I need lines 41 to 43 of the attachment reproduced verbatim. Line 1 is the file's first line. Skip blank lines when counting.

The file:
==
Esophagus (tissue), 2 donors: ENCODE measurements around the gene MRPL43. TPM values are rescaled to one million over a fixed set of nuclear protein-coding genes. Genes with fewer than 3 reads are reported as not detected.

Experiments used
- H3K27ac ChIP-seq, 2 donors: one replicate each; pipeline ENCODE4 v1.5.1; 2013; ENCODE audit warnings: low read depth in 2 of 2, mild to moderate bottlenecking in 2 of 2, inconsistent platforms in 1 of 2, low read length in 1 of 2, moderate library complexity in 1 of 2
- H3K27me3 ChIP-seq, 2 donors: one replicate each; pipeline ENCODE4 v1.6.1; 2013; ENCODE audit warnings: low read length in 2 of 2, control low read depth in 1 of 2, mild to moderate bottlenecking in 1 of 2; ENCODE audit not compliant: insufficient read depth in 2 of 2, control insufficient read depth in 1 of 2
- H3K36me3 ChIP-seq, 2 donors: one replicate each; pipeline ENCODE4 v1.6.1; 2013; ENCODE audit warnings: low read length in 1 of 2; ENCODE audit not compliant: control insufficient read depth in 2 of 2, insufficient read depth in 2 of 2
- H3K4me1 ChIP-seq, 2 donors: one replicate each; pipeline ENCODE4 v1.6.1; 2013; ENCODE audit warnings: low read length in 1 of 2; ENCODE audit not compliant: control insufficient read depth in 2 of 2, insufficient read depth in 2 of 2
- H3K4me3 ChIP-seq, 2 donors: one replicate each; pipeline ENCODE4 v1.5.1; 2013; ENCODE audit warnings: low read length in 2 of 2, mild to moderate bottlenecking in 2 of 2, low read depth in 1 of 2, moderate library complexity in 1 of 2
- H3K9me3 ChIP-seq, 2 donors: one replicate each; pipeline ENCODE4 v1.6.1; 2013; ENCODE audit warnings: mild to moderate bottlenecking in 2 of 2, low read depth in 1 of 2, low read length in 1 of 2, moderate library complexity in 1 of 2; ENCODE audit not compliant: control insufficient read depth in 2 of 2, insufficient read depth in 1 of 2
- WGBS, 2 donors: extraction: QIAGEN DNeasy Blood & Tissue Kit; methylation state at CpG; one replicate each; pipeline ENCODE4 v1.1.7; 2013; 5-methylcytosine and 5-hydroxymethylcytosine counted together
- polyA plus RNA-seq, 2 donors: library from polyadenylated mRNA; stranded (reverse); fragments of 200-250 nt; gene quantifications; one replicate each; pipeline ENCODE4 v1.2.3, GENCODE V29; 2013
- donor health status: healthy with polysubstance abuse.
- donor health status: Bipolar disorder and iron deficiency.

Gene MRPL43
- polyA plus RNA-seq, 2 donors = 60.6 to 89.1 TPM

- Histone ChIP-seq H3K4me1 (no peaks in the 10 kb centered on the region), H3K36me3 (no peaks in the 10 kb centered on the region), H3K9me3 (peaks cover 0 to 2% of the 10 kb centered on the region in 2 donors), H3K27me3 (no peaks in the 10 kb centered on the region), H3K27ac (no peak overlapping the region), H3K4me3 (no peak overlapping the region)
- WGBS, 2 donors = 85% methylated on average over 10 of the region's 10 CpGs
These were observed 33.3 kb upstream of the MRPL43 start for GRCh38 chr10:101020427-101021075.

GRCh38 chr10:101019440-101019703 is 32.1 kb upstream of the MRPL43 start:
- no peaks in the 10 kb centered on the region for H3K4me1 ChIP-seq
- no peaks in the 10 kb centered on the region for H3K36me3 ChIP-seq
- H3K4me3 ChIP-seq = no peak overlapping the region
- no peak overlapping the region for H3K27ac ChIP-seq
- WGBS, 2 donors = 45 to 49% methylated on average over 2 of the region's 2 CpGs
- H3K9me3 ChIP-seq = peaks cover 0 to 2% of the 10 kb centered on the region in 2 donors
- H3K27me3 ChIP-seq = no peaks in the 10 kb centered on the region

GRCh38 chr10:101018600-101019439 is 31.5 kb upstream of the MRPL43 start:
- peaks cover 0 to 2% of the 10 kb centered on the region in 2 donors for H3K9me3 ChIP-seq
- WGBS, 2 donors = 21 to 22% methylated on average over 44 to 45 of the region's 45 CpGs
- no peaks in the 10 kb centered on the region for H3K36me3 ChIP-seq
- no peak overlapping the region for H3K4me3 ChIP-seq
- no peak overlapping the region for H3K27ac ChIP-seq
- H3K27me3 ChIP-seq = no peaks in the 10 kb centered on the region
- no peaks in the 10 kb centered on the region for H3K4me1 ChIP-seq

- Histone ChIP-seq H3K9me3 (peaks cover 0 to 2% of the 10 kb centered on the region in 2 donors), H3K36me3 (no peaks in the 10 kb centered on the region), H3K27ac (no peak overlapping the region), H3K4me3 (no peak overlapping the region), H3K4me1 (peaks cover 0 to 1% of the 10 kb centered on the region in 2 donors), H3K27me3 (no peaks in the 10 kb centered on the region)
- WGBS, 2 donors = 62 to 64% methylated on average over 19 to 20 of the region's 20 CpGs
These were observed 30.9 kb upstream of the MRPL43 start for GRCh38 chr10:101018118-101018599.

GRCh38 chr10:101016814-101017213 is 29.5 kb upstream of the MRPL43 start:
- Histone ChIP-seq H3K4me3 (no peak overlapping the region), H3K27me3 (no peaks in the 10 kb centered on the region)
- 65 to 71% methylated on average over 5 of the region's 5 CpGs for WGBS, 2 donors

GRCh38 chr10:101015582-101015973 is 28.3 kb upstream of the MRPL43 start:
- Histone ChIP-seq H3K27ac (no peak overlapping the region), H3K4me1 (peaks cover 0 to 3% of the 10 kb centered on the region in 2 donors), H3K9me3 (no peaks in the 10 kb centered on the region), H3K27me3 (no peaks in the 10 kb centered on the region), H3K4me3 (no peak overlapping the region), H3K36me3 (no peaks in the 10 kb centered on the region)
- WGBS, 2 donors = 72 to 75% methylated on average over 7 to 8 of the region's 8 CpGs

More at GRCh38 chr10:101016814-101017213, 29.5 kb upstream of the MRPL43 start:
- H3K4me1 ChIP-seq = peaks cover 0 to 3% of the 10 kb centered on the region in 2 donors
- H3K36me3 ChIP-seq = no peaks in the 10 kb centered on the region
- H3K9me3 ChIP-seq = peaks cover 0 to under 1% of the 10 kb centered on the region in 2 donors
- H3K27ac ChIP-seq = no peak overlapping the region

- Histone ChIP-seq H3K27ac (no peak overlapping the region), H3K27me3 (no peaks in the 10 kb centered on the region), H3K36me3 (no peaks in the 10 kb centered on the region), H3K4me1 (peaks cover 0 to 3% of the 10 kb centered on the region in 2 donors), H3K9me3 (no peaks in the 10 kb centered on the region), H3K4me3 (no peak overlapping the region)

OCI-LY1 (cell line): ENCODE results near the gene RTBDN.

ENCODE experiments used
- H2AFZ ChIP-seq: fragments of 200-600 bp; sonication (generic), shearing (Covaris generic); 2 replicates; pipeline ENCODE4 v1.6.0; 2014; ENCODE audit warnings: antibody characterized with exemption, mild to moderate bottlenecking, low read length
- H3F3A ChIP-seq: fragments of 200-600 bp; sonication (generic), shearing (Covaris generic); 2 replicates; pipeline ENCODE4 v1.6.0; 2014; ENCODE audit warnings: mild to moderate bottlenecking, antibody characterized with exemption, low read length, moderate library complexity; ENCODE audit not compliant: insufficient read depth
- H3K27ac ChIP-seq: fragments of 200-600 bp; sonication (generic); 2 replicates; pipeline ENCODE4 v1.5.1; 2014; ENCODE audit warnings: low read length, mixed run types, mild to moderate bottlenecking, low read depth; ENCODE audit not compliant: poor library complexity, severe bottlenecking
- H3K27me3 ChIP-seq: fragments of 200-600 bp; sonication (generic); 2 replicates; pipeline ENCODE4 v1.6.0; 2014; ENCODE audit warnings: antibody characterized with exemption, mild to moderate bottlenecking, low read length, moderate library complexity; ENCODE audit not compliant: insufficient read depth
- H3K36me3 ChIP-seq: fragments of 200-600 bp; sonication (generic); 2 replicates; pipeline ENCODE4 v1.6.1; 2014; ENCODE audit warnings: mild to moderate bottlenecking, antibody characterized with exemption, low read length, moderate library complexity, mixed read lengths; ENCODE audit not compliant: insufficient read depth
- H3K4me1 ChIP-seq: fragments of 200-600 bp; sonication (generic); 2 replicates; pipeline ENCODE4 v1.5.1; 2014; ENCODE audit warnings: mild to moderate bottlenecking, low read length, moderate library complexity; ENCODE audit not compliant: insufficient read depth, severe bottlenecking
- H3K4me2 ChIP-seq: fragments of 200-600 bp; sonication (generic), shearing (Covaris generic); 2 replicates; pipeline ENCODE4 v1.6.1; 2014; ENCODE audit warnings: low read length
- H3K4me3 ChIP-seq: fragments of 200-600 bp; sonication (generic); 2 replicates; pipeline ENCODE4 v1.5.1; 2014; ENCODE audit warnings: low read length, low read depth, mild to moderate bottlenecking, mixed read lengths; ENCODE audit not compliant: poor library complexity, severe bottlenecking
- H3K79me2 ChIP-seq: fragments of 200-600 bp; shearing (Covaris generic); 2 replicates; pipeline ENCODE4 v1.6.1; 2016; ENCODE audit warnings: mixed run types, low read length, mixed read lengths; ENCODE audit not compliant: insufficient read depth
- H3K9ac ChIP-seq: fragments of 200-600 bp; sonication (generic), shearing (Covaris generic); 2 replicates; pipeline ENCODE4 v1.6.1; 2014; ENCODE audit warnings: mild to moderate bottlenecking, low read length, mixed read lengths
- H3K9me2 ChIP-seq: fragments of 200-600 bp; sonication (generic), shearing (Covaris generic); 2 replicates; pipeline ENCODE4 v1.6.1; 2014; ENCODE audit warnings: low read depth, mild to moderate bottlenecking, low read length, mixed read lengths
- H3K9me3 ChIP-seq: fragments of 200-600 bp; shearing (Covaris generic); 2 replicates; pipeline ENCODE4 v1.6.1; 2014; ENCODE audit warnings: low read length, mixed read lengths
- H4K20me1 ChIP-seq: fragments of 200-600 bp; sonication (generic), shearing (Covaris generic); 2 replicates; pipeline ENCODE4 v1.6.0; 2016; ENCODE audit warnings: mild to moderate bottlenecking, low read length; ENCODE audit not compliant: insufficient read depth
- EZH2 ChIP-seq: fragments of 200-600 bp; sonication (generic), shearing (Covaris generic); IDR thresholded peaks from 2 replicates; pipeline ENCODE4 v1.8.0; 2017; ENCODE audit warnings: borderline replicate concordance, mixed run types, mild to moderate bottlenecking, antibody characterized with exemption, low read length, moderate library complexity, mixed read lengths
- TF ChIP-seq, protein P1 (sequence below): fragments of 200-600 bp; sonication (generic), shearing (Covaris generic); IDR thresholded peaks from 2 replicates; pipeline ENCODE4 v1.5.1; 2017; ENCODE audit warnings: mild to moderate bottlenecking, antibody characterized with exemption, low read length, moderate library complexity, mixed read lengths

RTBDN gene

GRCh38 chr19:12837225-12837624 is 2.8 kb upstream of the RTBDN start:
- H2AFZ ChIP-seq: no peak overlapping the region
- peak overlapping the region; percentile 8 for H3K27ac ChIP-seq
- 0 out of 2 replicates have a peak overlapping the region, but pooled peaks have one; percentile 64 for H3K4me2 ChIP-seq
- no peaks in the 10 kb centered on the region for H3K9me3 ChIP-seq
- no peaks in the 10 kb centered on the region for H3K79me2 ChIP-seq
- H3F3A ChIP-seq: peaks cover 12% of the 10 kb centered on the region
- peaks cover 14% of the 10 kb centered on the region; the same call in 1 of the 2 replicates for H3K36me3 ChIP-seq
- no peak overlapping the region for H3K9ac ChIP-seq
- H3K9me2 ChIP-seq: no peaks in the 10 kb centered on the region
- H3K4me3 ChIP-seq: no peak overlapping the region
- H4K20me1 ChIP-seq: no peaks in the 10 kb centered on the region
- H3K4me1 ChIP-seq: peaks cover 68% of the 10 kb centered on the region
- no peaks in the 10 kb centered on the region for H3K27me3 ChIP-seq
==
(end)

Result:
- Histone ChIP-seq H3K27ac (no peak overlapping the region), H3K4me1 (peaks cover 0 to 3% of the 10 kb centered on the region in 2 donors), H3K9me3 (no peaks in the 10 kb centered on the region), H3K27me3 (no peaks in the 10 kb centered on the region), H3K4me3 (no peak overlapping the region), H3K36me3 (no peaks in the 10 kb centered on the region)
- WGBS, 2 donors = 72 to 75% methylated on average over 7 to 8 of the region's 8 CpGs

More at GRCh38 chr10:101016814-101017213, 29.5 kb upstream of the MRPL43 start: